Ballygally to host ‘one of UK’s toughest triathlons’ in aid of Larne Adult Centre

Jonny Davies pictured during a previous fundraising race across the Arctic Circle. INLT-04-703-con
Jonny Davies pictured during a previous fundraising race across the Arctic Circle. INLT-04-703-con

A Ballygally man whose sister suffers from a rare chromosomal disorder is launching one of the UK’s toughest triathlons to fundraise for disability-friendly sports equipment.

Paramedic Jonny Davies’ 29-year-old sister Clare suffers from the rare Smith-Magenis syndrome, a disorder which affects only one in 25,000 people and causes severe learning difficulties and behavioural problems.

Having previously trekked the Arctic Circle to raise funds for the condition, Jonny is now on a mission to promote inclusion in sport by raising £3000 for disability-friendly sports equipment at Larne Adult Centre, which his sister attends.

“I have wanted to set up a triathlon in Ballygally for years as it has a real unspoilt beauty, and I think we should be doing more in this area,” he stated.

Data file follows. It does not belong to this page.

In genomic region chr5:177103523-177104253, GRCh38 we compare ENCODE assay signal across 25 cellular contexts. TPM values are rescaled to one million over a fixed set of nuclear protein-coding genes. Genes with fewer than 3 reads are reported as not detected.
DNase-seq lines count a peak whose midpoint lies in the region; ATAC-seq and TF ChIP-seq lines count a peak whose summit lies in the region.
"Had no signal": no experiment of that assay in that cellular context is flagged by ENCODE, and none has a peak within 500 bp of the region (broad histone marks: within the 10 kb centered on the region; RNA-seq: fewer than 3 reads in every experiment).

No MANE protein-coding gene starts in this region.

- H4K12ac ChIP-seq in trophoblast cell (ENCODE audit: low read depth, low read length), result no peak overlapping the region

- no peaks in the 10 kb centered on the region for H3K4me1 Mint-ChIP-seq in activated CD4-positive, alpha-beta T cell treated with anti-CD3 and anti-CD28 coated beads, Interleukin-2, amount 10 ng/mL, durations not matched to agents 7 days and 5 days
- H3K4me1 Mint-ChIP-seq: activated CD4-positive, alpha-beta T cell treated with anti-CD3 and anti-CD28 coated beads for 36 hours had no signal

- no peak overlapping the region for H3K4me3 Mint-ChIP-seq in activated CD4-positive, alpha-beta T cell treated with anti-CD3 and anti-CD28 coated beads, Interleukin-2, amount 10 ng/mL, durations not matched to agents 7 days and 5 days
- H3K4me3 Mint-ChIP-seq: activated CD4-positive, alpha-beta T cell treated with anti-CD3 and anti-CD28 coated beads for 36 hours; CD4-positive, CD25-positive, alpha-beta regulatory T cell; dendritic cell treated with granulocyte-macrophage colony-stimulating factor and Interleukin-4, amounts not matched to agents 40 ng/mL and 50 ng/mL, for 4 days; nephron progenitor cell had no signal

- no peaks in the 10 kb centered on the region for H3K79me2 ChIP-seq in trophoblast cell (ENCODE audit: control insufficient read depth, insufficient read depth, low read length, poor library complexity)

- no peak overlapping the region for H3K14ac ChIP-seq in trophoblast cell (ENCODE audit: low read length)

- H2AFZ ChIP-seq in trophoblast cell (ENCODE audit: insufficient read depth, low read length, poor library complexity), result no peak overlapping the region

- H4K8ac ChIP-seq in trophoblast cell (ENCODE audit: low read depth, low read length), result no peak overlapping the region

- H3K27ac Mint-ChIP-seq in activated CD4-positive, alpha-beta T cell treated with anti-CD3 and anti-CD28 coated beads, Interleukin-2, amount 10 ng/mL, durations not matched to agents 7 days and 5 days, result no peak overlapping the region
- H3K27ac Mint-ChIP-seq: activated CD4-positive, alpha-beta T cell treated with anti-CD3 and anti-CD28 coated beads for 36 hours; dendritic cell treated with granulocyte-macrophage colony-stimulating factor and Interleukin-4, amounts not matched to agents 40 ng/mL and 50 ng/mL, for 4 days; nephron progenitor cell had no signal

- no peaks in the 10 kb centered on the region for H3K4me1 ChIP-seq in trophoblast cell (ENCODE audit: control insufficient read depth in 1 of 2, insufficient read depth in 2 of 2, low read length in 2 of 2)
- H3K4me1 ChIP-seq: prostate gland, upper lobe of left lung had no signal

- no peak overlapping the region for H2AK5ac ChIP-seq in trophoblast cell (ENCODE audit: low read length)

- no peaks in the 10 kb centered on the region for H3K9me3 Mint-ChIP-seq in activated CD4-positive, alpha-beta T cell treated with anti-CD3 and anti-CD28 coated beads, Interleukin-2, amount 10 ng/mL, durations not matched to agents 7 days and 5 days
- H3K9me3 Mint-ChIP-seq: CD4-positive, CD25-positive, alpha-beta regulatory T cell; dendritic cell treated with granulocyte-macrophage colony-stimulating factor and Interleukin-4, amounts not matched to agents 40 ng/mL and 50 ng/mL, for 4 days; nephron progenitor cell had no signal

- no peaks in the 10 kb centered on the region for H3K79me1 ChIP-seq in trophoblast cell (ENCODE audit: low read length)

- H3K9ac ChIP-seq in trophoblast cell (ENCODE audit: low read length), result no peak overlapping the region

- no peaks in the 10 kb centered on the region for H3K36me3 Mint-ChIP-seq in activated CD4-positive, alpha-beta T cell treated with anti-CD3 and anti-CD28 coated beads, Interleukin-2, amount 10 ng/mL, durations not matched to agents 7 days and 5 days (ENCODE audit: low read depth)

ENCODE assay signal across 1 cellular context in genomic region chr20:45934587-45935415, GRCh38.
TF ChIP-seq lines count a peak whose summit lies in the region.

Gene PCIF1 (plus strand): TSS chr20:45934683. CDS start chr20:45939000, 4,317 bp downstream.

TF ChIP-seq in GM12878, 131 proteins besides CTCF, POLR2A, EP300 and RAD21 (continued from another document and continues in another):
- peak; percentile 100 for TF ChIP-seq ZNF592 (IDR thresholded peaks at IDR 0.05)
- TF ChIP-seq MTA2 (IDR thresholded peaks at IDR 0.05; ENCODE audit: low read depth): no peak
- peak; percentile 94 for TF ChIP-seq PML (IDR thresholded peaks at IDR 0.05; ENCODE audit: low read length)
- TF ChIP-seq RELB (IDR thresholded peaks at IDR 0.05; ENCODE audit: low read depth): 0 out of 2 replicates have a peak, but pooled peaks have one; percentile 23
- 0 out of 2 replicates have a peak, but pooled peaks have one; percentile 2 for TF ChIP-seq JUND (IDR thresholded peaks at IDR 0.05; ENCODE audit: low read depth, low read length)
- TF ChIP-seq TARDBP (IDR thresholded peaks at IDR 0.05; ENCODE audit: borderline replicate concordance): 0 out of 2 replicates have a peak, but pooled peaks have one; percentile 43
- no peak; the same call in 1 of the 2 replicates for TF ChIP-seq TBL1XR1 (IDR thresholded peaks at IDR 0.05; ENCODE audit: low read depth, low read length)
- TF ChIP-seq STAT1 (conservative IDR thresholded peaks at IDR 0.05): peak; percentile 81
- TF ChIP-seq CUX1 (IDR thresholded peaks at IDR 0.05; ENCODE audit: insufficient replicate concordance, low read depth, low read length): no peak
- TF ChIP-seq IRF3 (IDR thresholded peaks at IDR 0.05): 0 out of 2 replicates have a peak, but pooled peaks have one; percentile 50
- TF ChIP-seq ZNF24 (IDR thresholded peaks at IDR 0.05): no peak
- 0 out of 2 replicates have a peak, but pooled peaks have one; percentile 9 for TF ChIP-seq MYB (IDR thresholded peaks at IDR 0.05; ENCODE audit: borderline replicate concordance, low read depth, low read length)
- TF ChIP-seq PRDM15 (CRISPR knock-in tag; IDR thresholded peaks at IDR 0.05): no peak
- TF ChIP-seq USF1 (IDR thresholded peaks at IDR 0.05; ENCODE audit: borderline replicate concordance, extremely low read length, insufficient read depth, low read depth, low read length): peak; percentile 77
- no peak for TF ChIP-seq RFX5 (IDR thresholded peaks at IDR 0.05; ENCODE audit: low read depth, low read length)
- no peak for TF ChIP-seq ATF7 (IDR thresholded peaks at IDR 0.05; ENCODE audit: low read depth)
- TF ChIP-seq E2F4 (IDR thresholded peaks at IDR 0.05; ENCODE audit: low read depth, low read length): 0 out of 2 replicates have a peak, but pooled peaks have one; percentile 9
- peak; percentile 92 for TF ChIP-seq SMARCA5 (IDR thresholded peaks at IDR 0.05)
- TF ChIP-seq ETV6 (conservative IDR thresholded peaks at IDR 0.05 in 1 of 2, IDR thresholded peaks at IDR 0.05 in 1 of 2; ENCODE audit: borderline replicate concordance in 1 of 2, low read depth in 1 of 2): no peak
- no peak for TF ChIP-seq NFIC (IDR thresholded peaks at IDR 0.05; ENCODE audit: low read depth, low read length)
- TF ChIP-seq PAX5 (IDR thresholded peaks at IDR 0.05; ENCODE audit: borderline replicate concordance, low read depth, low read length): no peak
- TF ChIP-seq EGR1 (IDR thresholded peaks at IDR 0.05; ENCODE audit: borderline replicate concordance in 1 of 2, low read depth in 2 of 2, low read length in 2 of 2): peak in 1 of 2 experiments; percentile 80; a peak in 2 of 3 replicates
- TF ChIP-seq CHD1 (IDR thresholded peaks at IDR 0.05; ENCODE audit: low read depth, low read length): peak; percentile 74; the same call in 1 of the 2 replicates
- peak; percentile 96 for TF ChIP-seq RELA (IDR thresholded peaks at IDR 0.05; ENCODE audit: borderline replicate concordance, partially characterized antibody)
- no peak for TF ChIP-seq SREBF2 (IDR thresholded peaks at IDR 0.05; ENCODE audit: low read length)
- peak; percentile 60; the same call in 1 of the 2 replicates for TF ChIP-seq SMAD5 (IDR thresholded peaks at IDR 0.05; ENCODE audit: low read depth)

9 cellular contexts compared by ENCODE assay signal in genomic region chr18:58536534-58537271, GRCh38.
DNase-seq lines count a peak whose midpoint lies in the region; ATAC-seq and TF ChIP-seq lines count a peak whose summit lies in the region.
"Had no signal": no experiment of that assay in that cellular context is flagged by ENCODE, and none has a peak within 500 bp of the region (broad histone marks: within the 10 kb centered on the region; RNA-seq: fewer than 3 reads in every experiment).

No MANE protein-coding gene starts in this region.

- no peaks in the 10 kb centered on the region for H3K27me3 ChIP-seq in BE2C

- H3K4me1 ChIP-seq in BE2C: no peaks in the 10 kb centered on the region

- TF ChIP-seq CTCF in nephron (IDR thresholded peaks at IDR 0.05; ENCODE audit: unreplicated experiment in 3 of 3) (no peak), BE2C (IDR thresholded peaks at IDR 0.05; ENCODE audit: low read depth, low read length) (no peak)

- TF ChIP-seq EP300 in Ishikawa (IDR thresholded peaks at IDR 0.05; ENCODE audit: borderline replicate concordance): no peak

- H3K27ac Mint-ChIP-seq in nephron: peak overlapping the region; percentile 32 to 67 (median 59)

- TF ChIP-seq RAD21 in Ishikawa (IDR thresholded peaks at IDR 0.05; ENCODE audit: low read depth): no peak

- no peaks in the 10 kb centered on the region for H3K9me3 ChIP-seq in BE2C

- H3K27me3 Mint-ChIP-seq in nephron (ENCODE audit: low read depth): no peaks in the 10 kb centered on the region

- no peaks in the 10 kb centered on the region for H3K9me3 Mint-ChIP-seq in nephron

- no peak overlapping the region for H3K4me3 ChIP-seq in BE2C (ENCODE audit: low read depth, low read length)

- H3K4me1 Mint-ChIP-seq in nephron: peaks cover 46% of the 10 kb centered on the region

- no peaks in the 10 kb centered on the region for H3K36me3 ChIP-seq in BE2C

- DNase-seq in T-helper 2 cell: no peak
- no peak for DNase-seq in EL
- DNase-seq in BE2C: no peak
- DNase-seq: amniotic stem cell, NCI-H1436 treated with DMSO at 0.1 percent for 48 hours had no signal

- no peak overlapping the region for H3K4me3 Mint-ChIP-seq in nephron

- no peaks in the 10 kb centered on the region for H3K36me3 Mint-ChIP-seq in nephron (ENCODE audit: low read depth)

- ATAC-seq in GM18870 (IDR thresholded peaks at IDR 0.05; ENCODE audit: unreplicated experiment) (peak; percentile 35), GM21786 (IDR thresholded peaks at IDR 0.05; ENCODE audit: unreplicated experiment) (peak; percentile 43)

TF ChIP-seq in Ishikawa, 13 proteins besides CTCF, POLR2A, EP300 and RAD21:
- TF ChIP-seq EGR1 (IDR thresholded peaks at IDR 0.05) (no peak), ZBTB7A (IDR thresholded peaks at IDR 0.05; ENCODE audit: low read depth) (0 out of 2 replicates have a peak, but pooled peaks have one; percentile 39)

“We have named the event the White Bear Triathlon, after the Ballygally bear, and it will be a full iron-distance triathlon with all the profits after costs going to Larne Adult Centre.

“Ballygally beach is perfect, the scenery is fabulous and the area has the perfect layout.

“When I travelled I found that Northern Ireland is one of the most beauthiful places in the world and we also have low traffic levels and good cycling routes.

“The route will include Carnfunnock, Garron Tower, Carnlough, Slemish, Glenarm, and Sallagh Brae and it will be one of the toughest triathlons in the UK. Participants will be able to choose between sprint, middle and long distance routes.”

Jonny is passionate about encouraging disabled participation in sport, and hopes to raise £3000 for the sensory equipment.

“The equipment is specially adapted for disabled people to use with ease, it’s designed to be used outdoors so it can go in the centre’s sensory garden,” he continued.

“It’s important to me that disabled people like Clare can take part in sport and feel included in society.

“We are in touch with Disability NI to see if we can get disabled athletes to take part in the triathlon, and I am planning for Clare to fire the starting gun at the event on the day.

“I am hoping that as many people as possible turn out to take part, and we are also looking for volunteers to act as marshals along the course.

“I would urge people to get involved to support a good cause.”

The White Bear Triathlon will take place on June 10.

For more information and to enter the event, visit the website at: www.whitebeartriathlon.co.uk.